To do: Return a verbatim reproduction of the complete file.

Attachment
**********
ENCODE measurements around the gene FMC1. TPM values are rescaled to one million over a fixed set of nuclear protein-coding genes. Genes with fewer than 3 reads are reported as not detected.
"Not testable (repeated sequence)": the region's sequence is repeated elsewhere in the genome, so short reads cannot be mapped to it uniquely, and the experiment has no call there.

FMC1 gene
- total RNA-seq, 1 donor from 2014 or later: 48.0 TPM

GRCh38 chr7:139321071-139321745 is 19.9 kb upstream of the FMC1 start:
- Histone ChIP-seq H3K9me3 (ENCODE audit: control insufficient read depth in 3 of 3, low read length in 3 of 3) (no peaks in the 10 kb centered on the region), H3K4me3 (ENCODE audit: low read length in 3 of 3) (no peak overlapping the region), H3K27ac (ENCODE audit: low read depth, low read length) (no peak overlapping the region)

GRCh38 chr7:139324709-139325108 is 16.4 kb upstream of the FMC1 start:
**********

ENCODE measurements around the gene FMC1. TPM values are rescaled to one million over a fixed set of nuclear protein-coding genes. Genes with fewer than 3 reads are reported as not detected.
"Not testable (repeated sequence)": the region's sequence is repeated elsewhere in the genome, so short reads cannot be mapped to it uniquely, and the experiment has no call there.

FMC1 gene
- total RNA-seq, 1 donor from 2014 or later: 48.0 TPM

GRCh38 chr7:139321071-139321745 is 19.9 kb upstream of the FMC1 start:
- Histone ChIP-seq H3K9me3 (ENCODE audit: control insufficient read depth in 3 of 3, low read length in 3 of 3) (no peaks in the 10 kb centered on the region), H3K4me3 (ENCODE audit: low read length in 3 of 3) (no peak overlapping the region), H3K27ac (ENCODE audit: low read depth, low read length) (no peak overlapping the region)

GRCh38 chr7:139324709-139325108 is 16.4 kb upstream of the FMC1 start: